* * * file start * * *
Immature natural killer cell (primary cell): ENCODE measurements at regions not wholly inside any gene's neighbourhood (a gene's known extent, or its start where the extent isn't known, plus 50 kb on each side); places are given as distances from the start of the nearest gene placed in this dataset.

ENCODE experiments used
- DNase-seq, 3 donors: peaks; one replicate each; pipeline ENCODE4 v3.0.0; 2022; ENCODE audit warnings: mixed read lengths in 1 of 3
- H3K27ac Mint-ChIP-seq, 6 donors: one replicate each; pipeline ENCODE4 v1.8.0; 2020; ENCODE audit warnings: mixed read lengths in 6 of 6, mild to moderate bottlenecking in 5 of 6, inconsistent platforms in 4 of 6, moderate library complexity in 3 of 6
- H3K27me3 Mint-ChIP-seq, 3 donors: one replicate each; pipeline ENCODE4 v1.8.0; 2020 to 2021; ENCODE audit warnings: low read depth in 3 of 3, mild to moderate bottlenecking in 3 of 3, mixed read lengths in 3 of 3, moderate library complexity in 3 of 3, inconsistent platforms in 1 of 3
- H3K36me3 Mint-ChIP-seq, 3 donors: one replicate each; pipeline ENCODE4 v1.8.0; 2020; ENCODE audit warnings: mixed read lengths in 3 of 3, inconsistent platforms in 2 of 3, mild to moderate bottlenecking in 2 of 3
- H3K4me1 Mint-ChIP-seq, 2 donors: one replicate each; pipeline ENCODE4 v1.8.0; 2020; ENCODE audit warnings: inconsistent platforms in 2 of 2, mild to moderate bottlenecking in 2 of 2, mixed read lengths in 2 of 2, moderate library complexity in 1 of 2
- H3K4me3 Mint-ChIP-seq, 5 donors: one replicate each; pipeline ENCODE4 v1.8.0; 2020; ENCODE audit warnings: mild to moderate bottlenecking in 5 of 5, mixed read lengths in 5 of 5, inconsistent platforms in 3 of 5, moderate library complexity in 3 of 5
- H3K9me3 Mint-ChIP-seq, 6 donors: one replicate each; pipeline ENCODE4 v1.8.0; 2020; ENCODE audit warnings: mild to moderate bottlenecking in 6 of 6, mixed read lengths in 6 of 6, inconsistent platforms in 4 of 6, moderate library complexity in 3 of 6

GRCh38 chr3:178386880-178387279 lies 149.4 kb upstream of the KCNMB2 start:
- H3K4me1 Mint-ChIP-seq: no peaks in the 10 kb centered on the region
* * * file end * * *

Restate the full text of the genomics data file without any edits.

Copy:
Immature natural killer cell (primary cell): ENCODE measurements at regions not wholly inside any gene's neighbourhood (a gene's known extent, or its start where the extent isn't known, plus 50 kb on each side); places are given as distances from the start of the nearest gene placed in this dataset.

ENCODE experiments used
- DNase-seq, 3 donors: peaks; one replicate each; pipeline ENCODE4 v3.0.0; 2022; ENCODE audit warnings: mixed read lengths in 1 of 3
- H3K27ac Mint-ChIP-seq, 6 donors: one replicate each; pipeline ENCODE4 v1.8.0; 2020; ENCODE audit warnings: mixed read lengths in 6 of 6, mild to moderate bottlenecking in 5 of 6, inconsistent platforms in 4 of 6, moderate library complexity in 3 of 6
- H3K27me3 Mint-ChIP-seq, 3 donors: one replicate each; pipeline ENCODE4 v1.8.0; 2020 to 2021; ENCODE audit warnings: low read depth in 3 of 3, mild to moderate bottlenecking in 3 of 3, mixed read lengths in 3 of 3, moderate library complexity in 3 of 3, inconsistent platforms in 1 of 3
- H3K36me3 Mint-ChIP-seq, 3 donors: one replicate each; pipeline ENCODE4 v1.8.0; 2020; ENCODE audit warnings: mixed read lengths in 3 of 3, inconsistent platforms in 2 of 3, mild to moderate bottlenecking in 2 of 3
- H3K4me1 Mint-ChIP-seq, 2 donors: one replicate each; pipeline ENCODE4 v1.8.0; 2020; ENCODE audit warnings: inconsistent platforms in 2 of 2, mild to moderate bottlenecking in 2 of 2, mixed read lengths in 2 of 2, moderate library complexity in 1 of 2
- H3K4me3 Mint-ChIP-seq, 5 donors: one replicate each; pipeline ENCODE4 v1.8.0; 2020; ENCODE audit warnings: mild to moderate bottlenecking in 5 of 5, mixed read lengths in 5 of 5, inconsistent platforms in 3 of 5, moderate library complexity in 3 of 5
- H3K9me3 Mint-ChIP-seq, 6 donors: one replicate each; pipeline ENCODE4 v1.8.0; 2020; ENCODE audit warnings: mild to moderate bottlenecking in 6 of 6, mixed read lengths in 6 of 6, inconsistent platforms in 4 of 6, moderate library complexity in 3 of 6

GRCh38 chr3:178386880-178387279 lies 149.4 kb upstream of the KCNMB2 start:
- H3K4me1 Mint-ChIP-seq: no peaks in the 10 kb centered on the region